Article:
I’ve spent almost all of my adult life working at universities. For me, the year starts over again in September. This time of year always feel like a fresh start to me—anything is possible! There is a chill in the air, and scarves are just around the corner. I love it.
It happens to coincide with the height of market season in the Midwest. It is truly harvest time, and the market stands are a veritable cornucopia of fruits and vegetables. On Saturday at Oak Park’s market we saw everything: apples, raspberries (and strawberries!), tomatoes, corn, peppers and squash. It is nuts. It is the closest our markets ever get to the produce section of your local supermarket. It is hard to take advantage of all of this goodness, so try to concentrate on what is important. For me, that is usually tomatoes.
This simple supper is one of the best things I ate this summer. I like to think of it as a deconstructed eggplant Parmesan—fresher and brighter than the original. It is pretty easy to put together, and makes the most of the last of the tomatoes. I used some perfect sun golds, but you can use whatever is delicious. Salt, friends…salt is the secret to this recipe. You want some nice sea salt and plenty of it.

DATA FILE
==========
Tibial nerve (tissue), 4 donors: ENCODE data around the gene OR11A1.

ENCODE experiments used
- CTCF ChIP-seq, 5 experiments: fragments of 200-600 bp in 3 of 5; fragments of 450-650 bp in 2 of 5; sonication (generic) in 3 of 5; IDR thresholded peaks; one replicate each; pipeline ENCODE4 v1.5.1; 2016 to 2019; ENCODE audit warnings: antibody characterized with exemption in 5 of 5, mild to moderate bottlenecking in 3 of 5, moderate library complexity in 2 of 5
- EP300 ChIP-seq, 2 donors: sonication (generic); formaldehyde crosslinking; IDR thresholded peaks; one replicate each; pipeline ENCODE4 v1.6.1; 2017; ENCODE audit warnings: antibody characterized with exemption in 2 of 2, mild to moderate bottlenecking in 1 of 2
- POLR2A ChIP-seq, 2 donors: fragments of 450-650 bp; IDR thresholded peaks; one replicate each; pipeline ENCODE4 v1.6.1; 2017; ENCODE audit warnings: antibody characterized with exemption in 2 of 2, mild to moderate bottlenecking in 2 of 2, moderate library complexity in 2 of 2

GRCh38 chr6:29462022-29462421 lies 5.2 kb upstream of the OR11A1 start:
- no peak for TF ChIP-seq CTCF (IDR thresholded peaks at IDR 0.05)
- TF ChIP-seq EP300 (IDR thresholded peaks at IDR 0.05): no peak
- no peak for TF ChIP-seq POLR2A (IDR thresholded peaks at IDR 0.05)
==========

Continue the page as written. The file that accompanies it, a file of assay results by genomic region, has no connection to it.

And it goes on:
I hope everyone’s school year is off to a great start.
Tomatoes with Crisp Fried Eggplant and Burrata (from Martha Stewart Living )
- All-purpose flour, for dredging
- 3 large eggs, well beaten
- 2 cups fresh breadcrumbs
- 4 Japanese eggplants (1 to 1 1/4 pounds total), cut on the bias into 1/2-inch-thick slices
- 12 ounces cherry tomatoes, preferably in a mix of colors (you can sub larger tomatoes that you cut into wedges)
- 2 tablespoons extra-virgin olive oil
- 1 cup fresh basil leaves, half of them torn
- Coarse salt and freshly ground pepper
- Vegetable oil, for frying
- 1 ball (about 7 ounces) burrata cheese (you can use fresh mozzarella, but it won’t be as creamy and delicious)
Place flour, eggs, and breadcrumbs in 3 separate wide, shallow bowls. Working with 1 eggplant slice at a time, dredge in flour, then dip in egg and then breadcrumbs. Transfer to a wire rack set in a rimmed baking sheet and refrigerate 30 minutes.
Meanwhile, halve tomatoes and toss with olive oil and torn basil. Season with salt and pepper.
Heat about 1/4 inch vegetable oil in a large skillet over medium-high heat until shimmering. Add enough eggplant slices to fill but not crowd skillet and fry, flipping once, until deep golden brown and crunchy, 1 to 2 minutes on each side. (Lower heat slightly, if necessary.) Remove with a slotted spoon, drain on a clean wire rack set in a rimmed baking sheet, and season with salt. Discard used oil and repeat process with fresh oil and remaining eggplant.
Arrange eggplant and tomato mixture on a platter. Cut burrata in half, place next to tomatoes, and season with salt and pepper. Scatter remaining basil on top.